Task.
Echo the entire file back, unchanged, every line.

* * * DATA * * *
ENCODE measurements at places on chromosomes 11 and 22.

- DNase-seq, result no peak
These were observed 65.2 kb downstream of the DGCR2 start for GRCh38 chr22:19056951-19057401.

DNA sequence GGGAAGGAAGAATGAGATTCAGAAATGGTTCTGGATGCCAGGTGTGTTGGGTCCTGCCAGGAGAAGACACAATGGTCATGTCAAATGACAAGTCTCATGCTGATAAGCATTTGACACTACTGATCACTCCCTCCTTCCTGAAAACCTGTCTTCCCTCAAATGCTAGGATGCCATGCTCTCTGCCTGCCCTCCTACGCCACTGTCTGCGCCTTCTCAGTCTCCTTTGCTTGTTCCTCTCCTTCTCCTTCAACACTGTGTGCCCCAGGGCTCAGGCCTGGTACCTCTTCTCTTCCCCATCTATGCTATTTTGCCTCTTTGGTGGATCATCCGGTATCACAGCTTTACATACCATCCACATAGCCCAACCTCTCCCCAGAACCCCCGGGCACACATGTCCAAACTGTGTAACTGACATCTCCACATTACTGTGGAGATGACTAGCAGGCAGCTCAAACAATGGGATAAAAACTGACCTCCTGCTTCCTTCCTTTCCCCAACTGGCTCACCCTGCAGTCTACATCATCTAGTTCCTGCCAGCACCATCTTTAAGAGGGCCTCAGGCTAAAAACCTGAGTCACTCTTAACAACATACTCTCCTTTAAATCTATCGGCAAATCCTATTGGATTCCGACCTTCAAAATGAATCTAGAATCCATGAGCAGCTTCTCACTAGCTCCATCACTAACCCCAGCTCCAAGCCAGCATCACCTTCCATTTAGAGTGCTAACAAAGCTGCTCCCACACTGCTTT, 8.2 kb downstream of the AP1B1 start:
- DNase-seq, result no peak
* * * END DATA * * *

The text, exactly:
ENCODE measurements at places on chromosomes 11 and 22.

- DNase-seq, result no peak
These were observed 65.2 kb downstream of the DGCR2 start for GRCh38 chr22:19056951-19057401.

DNA sequence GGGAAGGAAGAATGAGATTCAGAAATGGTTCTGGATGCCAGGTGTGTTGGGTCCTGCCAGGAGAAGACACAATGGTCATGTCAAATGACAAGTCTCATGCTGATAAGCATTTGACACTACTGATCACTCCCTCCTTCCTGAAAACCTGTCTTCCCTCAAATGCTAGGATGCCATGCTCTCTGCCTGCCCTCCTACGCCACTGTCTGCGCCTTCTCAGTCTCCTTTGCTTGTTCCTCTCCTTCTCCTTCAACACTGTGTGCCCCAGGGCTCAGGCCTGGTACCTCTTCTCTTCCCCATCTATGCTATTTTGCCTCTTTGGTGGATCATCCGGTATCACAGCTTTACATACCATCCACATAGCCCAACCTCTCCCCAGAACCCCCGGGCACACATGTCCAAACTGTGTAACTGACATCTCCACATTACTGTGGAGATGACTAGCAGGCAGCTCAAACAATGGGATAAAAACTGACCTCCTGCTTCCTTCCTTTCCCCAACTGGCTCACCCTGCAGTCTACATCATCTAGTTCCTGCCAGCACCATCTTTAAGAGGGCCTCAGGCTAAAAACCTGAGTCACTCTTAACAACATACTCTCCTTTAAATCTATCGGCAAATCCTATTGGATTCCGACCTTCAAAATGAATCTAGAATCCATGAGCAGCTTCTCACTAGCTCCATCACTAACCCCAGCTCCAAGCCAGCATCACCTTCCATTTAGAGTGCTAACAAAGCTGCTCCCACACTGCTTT, 8.2 kb downstream of the AP1B1 start:
- DNase-seq, result no peak